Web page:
If you come to realize that you have an issue of anger, try focusing on what is positive on your life. Moreover, if this does not work, try alternative solutions, like going to a specialist. Remember that in the end it is all about getting back on your feet and feeling good with yourself.
We can all think back on times when anger lead us to poor decisions, regrettable behavior, or hurt feelings. But for some of us, anger leads to far greater consequences-from strained relationships and job loss to chronic stress and legal trouble.
Anger is an emotion, while aggression is a behavior. They differ entirely in one central dimension - control.
You can't control your emotions directly. In the legal system, nobody gets sent to prison for how they felt, regardless of how angry they were. They get punished for what they do.
You can influence your emotions indirectly by how you think and behave. For example, when you focus on how terrible all the drivers in your town are, your anger will likely increase. But, if you listen to music and think about how grateful you are, your anger will probably subside.
Dealing with other people's anger can be challenging, confusing, and sometimes terrifying-especially if it's someone we're close to like a spouse, parent, or co-worker. In this article, I'm going to teach you how to think about and handle other people's anger like a professional psychologist would.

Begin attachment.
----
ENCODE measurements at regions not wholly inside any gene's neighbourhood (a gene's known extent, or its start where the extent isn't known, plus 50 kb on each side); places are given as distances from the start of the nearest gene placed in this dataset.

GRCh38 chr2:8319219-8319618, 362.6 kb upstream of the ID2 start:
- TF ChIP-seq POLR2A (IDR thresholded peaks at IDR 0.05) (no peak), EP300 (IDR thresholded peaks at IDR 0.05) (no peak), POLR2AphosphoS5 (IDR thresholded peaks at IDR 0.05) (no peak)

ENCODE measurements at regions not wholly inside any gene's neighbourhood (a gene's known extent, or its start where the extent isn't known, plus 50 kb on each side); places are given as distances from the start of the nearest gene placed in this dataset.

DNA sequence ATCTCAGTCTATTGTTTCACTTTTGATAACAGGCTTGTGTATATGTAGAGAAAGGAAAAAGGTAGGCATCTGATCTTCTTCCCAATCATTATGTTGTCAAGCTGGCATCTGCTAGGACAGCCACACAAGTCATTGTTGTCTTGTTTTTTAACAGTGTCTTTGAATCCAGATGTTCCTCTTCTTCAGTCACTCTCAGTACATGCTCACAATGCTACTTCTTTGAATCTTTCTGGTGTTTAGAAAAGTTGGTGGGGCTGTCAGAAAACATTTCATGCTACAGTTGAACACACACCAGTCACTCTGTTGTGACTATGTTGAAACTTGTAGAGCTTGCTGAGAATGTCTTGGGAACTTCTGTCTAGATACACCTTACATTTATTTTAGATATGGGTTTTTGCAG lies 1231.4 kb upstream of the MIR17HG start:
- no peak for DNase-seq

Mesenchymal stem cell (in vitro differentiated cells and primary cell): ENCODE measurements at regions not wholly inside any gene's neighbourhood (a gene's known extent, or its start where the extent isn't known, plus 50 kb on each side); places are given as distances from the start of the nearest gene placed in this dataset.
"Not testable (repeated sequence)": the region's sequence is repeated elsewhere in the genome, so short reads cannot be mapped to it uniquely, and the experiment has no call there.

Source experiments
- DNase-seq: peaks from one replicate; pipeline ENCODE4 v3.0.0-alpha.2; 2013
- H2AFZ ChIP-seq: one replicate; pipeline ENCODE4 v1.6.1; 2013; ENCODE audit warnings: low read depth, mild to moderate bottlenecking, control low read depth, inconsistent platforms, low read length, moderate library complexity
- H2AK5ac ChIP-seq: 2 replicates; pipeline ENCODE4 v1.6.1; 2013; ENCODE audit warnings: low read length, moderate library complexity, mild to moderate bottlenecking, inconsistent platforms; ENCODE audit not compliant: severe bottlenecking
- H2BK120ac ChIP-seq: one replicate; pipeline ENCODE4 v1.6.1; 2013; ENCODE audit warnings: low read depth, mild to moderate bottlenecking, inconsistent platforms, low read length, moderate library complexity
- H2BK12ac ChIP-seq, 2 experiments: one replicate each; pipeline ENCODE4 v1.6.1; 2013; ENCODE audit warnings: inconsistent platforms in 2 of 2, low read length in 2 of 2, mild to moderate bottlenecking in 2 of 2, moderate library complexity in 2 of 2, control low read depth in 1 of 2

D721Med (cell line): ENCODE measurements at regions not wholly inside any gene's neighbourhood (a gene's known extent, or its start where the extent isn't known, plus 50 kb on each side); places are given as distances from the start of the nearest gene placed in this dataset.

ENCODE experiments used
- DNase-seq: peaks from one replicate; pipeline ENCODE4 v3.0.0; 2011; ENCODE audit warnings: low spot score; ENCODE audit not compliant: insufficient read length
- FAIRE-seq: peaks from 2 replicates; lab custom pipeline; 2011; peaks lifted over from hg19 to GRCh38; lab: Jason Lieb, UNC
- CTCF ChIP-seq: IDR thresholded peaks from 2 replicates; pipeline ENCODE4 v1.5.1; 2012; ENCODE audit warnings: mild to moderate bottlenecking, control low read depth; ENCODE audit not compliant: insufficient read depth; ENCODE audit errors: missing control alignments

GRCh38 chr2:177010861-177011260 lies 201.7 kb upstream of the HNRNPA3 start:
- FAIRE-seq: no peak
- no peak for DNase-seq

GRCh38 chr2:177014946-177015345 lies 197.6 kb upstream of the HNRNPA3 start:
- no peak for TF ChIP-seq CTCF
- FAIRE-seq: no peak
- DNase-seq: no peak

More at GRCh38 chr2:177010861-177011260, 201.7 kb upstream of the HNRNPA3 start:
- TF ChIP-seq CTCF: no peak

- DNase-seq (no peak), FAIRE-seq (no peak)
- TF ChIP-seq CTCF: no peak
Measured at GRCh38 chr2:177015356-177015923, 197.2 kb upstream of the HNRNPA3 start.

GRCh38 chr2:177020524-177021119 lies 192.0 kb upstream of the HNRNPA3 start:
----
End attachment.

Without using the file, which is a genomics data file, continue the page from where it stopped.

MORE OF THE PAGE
Is your anger justified? Consider if you've really been wronged or treated unfairly, and what the real consequences of that are.
What does your anger tell you about the situation? When you think your anger is justified, what is your anger communicating to you about the circumstances? Your anger may come from the stress of the coming day.
What does your anger tell you about yourself? Anger can tell you a lot about your values and needs. It can give you a better understanding of what to do next.